A vital new piece of Sony's PS5 shadow war puzzle to outmanoeuvre the Microsoft Xbox Two – codenamed operation Scarlet inside the company – has just emerged, with a newly published patent detailing technology that could allow the console to play any PlayStation game from a previous Sony console.
The patent, which was originally spotted by TechSpot, is entitled "Impersonating CPUID for backward compatibility" and details a new piece of technology that allows a system's CPU to impersonate another CPU in order to run legacy software.
While the PS5 is not mentioned directly as the new tech beneficiary in the patent, both the company issuing the patent and its inventors are. And, guess what? The company is listed as "Sony Interactive Entertainment Inc." and the inventors are named as "Mark Evan Sirney", "Kenki Morishita" and "Simon Pilgrim".
Now, loyal PlayStation acolytes will no doubt have heard that first name before, as it is (small spelling mistake aside) none other than the Mark Evan Cerny, the lead architect on both the Sony PS4 and PlayStation Vita.
What's more, the listed Simon Pilgrim in the patent is almost certainly the same Simon Pilgrim who is currently Principal Programmer at Sony Computer Entertainment Europe.
Now, why would a new patent be published by the exact company that makes PlayStation consoles, and one that was developed by a combination of men who are all currently employed by the company specifically to work in and develop the PlayStation ecosystem, if that technology is then not going to go into a PlayStation video game console?
Exactly. And it is that obvious PS5 link that gamers on reddit have highlighted, with user boskee_voitek stating that:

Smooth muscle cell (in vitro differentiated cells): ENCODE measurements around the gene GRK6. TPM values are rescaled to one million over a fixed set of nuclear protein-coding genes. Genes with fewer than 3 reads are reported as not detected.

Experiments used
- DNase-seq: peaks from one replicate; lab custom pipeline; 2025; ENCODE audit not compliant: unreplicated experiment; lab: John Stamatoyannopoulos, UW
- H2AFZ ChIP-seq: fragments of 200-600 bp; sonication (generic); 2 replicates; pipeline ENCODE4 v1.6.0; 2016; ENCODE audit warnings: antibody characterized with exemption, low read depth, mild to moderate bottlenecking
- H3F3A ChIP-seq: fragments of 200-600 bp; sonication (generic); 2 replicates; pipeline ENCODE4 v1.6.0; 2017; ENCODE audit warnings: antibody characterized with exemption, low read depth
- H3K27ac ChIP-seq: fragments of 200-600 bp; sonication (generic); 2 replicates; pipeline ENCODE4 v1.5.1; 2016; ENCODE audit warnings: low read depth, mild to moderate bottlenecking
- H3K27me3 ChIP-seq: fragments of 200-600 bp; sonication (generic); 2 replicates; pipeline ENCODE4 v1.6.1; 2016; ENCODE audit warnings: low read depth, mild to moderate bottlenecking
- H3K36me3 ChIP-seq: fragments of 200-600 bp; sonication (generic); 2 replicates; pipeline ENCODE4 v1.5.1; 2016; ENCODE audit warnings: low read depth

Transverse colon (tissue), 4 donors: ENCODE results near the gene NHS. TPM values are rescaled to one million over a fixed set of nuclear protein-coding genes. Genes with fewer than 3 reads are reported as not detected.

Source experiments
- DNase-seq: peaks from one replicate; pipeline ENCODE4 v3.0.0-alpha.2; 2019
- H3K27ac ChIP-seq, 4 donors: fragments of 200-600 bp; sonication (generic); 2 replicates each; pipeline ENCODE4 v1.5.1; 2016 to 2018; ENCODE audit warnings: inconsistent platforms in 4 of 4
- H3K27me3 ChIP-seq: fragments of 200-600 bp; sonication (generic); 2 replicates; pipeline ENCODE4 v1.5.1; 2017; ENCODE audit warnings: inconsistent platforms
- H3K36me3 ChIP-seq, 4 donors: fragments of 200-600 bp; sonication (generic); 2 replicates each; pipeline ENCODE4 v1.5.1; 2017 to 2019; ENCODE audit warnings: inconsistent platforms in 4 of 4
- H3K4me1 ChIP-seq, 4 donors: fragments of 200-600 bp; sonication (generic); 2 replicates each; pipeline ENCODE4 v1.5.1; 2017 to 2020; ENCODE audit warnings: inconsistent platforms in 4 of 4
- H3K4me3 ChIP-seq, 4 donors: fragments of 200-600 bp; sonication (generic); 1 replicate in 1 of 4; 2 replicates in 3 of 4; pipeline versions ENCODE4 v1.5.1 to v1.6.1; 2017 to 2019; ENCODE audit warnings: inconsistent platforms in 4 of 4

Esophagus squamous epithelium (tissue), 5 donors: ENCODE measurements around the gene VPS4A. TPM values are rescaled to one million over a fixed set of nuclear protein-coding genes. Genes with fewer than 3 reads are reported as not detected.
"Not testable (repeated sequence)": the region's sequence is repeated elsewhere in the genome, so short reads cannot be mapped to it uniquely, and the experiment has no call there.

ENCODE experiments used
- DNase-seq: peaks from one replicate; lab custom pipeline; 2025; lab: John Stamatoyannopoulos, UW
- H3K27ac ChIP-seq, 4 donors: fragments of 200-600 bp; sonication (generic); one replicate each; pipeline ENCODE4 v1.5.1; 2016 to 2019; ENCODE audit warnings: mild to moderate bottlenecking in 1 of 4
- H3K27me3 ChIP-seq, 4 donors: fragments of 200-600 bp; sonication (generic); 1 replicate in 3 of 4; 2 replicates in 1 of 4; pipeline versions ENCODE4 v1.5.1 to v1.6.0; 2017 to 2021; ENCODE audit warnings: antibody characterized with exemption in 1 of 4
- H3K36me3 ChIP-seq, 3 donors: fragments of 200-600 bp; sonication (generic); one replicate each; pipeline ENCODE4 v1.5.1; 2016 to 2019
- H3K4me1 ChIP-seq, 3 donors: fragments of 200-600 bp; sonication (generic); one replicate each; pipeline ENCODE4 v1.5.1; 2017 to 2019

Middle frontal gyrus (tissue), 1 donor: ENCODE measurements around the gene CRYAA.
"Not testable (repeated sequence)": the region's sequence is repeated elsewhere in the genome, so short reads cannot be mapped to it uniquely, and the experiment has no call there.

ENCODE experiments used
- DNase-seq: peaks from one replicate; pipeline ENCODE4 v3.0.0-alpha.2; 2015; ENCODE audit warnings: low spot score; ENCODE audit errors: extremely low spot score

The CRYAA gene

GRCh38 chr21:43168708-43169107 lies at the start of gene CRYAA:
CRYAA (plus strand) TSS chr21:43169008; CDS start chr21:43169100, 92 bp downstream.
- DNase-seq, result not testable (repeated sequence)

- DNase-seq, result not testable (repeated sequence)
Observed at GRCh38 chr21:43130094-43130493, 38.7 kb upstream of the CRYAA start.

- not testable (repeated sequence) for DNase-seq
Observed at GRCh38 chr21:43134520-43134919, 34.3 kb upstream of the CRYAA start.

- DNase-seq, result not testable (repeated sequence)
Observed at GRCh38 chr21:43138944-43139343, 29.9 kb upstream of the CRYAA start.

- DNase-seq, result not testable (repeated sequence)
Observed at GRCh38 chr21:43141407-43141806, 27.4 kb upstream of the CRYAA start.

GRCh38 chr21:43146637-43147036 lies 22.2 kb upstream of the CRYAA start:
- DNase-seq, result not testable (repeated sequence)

"Sony Japan has just registered a new patent that allows the retrocompatibility of the hardware with previous consoles. It is a system to be applied in a future machine, PS5, and that allows the CPU of the new console to be able to "interpret" the central unit of the previous machines.
"The aim is to make the applications designed for the previous consoles (legacy device) run perfectly on the most powerful hardware, and is focused on eliminating the synchronization errors between the new consoles and the behavior of the previous ones (PS4, PS3, PS2 and PSX)."
Now, while the publication of a patent does not guarantee its technology will see the light of day, considering all this evidence and the fact that Sony got blown out of the water by Microsoft in terms of backwards compatibility this generation, it seems only natural that it would want to address this weakness in the PS5.
A PS5 console that would not only be capable of playing amazing next-gen PS5 games but also all the PlayStation classics from PSX, PS2, PS3 and PS4, as well as even handheld games, too, from systems like the PSP and PSVITA, would definitely be a major new weapon in Sony's armoury and, unless Xbox delivered something similar, would be yet another step toward next-gen console war domination for the Japanese maker.
Hopefully we will here something official regarding the PS5 sooner rather than later, with the much-wanted new console currently tipped for a late 2019 or early 2020 release.